Back in May, we blogged about a New York Times article that highlighted interesting real-world applications of business intelligence like a Virginia police department's analysis of crime reports that helped cut the city's crime rate.
By combining that analysis with other data such as weather patterns and sporting event schedules, the police were able to boost staffing levels for times and locations that saw predictable rises in crime -- in Hispanic neighborhoods on pay day, for example, where thieves were targeting residents as they left check-cashing outlets.
The article's overall theme seemed to be that BI was good for purposes other than trying to sell people more stuff.
Now, however, we have an econometrician (someone who uses statistical and mathematical techniques to solve problems and to test and demonstrate theories -- and yes, we had to look it up) and Yale law professor who puts a negative spin on the increasingly common practice of applying BI to all kinds of data.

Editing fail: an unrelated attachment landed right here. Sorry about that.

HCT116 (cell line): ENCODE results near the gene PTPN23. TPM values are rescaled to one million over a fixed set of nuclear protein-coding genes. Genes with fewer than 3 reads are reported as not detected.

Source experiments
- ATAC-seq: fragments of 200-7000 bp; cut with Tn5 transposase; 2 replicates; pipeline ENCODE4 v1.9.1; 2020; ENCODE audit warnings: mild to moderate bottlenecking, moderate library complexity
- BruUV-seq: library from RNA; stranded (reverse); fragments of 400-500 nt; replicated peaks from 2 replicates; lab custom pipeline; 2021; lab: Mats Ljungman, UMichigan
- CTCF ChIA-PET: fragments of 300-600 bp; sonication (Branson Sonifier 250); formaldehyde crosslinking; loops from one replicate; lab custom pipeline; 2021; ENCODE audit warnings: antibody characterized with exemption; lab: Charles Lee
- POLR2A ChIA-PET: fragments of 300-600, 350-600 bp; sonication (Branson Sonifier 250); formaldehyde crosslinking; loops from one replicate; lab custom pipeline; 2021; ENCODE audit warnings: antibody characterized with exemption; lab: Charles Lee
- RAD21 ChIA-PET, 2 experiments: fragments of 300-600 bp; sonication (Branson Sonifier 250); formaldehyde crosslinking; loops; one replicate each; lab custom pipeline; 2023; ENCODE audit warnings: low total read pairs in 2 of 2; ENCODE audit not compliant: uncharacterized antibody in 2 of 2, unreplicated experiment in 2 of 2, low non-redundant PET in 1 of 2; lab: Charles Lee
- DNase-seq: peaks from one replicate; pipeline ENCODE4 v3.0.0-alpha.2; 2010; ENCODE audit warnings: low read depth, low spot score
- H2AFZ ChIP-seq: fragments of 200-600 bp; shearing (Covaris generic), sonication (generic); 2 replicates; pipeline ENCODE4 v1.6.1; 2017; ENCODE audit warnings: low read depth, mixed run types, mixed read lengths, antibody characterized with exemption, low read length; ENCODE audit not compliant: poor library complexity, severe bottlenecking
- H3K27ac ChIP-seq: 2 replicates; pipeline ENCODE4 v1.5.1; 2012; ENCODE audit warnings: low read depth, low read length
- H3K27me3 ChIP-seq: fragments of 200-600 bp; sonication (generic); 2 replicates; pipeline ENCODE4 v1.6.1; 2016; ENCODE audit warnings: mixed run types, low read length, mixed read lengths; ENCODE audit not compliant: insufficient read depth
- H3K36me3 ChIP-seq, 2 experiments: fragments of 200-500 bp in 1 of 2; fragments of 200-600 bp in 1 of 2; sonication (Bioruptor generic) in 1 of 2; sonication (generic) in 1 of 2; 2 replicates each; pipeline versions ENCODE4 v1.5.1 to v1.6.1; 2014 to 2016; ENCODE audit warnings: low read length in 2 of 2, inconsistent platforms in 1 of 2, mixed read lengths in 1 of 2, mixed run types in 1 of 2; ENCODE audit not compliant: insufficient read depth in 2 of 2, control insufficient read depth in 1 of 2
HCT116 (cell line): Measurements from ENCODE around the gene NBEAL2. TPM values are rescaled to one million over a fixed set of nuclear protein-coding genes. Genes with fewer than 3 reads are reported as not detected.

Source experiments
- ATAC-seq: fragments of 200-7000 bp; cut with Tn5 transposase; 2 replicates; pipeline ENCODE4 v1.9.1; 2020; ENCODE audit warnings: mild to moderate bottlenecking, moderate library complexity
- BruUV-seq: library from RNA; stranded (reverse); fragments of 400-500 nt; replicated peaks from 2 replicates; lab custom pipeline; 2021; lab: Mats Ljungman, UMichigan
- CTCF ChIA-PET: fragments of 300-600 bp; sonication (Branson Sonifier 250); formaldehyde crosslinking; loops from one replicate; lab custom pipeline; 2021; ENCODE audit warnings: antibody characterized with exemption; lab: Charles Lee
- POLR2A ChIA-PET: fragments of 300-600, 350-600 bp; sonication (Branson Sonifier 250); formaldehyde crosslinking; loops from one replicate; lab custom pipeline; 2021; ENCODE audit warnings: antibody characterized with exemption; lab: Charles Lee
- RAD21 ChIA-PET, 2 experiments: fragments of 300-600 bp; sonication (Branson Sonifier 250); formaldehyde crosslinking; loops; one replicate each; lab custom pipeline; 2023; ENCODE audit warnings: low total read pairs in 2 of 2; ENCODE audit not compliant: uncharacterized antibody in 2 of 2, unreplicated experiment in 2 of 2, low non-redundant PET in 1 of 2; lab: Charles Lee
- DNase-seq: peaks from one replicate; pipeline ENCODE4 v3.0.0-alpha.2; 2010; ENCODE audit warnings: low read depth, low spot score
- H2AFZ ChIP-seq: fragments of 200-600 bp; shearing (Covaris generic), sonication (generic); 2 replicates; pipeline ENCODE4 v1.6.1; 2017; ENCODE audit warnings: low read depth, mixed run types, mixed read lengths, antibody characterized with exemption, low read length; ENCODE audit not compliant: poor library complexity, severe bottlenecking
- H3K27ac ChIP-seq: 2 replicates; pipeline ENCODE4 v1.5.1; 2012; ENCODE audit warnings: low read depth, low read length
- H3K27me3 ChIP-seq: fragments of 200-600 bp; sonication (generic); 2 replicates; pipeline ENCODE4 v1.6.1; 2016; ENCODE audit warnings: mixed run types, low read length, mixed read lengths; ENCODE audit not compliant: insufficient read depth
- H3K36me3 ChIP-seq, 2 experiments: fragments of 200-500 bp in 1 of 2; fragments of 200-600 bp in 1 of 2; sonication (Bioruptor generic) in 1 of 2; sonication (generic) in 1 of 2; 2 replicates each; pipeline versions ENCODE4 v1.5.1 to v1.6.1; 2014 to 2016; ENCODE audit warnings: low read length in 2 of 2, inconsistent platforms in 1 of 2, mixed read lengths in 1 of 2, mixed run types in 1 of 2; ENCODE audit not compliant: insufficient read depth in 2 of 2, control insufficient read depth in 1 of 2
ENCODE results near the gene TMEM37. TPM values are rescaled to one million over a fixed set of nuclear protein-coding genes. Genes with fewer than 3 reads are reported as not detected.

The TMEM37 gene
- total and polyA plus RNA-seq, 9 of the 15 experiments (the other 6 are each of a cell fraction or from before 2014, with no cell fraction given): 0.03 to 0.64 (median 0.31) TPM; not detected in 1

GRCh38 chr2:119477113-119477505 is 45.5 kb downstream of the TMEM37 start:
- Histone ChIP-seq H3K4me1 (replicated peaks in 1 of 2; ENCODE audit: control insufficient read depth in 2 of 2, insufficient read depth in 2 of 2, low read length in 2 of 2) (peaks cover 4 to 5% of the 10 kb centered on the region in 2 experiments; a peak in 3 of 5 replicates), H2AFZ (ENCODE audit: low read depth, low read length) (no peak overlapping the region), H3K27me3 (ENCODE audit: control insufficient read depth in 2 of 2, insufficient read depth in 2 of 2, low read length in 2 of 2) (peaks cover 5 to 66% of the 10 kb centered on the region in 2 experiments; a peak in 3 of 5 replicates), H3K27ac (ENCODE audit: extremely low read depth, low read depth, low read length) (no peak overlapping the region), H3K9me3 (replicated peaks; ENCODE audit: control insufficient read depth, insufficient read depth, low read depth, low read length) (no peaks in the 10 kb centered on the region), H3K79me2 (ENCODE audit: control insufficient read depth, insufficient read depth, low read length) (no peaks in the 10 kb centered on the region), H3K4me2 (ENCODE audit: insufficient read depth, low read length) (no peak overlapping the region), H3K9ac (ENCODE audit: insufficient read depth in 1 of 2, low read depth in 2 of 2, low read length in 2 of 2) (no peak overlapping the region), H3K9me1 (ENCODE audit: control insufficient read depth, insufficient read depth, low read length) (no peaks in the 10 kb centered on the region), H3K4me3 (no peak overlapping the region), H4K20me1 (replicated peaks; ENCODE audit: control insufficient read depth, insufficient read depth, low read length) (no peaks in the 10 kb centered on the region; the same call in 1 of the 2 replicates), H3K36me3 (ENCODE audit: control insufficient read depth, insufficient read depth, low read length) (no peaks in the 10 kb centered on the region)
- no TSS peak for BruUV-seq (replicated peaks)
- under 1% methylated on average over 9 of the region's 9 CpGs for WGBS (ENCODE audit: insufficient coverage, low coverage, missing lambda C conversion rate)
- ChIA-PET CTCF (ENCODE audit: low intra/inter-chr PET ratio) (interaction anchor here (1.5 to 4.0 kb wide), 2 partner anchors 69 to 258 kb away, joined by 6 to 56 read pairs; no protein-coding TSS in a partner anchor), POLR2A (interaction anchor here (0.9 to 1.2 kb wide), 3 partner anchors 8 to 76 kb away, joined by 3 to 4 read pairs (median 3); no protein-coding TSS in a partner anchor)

Ian Ayres believes that in the near future few if any tasks will be based on independent judgment or intuition. In a Newsweek article about his new book "Super Crunchers" (which is what Ayres calls companies that control and manipulate data), he says this reliance on data won't necessarily benefit customers.
Instead, Ayres says, auto dealers (and other businesses as well) could calculate exactly how far they could push customers on prices, loan rates and other fees. Airlines (or other businesses) might opt to treat customers that data shows are more likely to jump ship better than their most loyal customers.
Interviews like this one make data mining sound borderline scary in a "1984"-like way. While we can't always rely on companies to use their increasingly sophisticated BI capabilities for good rather than evil, we also think there will always be a place for intuition.
Intuition has arguably driven some pretty monumental business decisions. We're betting that "Super Crunchers" wouldn't necessarily back the idea of developing a portable device to download music, for example.